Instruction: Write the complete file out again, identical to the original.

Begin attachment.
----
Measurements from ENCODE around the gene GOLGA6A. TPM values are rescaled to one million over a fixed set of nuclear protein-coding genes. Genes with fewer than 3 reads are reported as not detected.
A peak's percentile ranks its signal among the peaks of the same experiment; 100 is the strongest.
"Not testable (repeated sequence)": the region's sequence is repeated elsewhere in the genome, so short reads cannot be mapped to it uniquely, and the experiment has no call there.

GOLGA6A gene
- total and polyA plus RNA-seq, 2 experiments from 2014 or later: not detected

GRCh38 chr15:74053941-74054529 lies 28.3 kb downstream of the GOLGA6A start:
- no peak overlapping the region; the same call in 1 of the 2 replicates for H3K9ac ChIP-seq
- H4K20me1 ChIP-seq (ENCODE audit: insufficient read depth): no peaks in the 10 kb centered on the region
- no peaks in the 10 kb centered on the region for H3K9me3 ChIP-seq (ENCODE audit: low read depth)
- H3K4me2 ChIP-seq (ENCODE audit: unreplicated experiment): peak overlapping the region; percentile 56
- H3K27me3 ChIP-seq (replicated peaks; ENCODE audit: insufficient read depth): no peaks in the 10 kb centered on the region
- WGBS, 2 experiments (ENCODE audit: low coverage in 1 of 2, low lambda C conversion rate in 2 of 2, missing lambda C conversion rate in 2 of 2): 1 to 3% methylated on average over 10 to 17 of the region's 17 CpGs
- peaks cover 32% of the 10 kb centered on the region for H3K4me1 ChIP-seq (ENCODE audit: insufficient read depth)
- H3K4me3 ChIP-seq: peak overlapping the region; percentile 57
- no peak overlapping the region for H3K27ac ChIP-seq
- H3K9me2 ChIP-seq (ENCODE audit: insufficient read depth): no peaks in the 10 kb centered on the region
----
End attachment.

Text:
Measurements from ENCODE around the gene GOLGA6A. TPM values are rescaled to one million over a fixed set of nuclear protein-coding genes. Genes with fewer than 3 reads are reported as not detected.
A peak's percentile ranks its signal among the peaks of the same experiment; 100 is the strongest.
"Not testable (repeated sequence)": the region's sequence is repeated elsewhere in the genome, so short reads cannot be mapped to it uniquely, and the experiment has no call there.

GOLGA6A gene
- total and polyA plus RNA-seq, 2 experiments from 2014 or later: not detected

GRCh38 chr15:74053941-74054529 lies 28.3 kb downstream of the GOLGA6A start:
- no peak overlapping the region; the same call in 1 of the 2 replicates for H3K9ac ChIP-seq
- H4K20me1 ChIP-seq (ENCODE audit: insufficient read depth): no peaks in the 10 kb centered on the region
- no peaks in the 10 kb centered on the region for H3K9me3 ChIP-seq (ENCODE audit: low read depth)
- H3K4me2 ChIP-seq (ENCODE audit: unreplicated experiment): peak overlapping the region; percentile 56
- H3K27me3 ChIP-seq (replicated peaks; ENCODE audit: insufficient read depth): no peaks in the 10 kb centered on the region
- WGBS, 2 experiments (ENCODE audit: low coverage in 1 of 2, low lambda C conversion rate in 2 of 2, missing lambda C conversion rate in 2 of 2): 1 to 3% methylated on average over 10 to 17 of the region's 17 CpGs
- peaks cover 32% of the 10 kb centered on the region for H3K4me1 ChIP-seq (ENCODE audit: insufficient read depth)
- H3K4me3 ChIP-seq: peak overlapping the region; percentile 57
- no peak overlapping the region for H3K27ac ChIP-seq
- H3K9me2 ChIP-seq (ENCODE audit: insufficient read depth): no peaks in the 10 kb centered on the region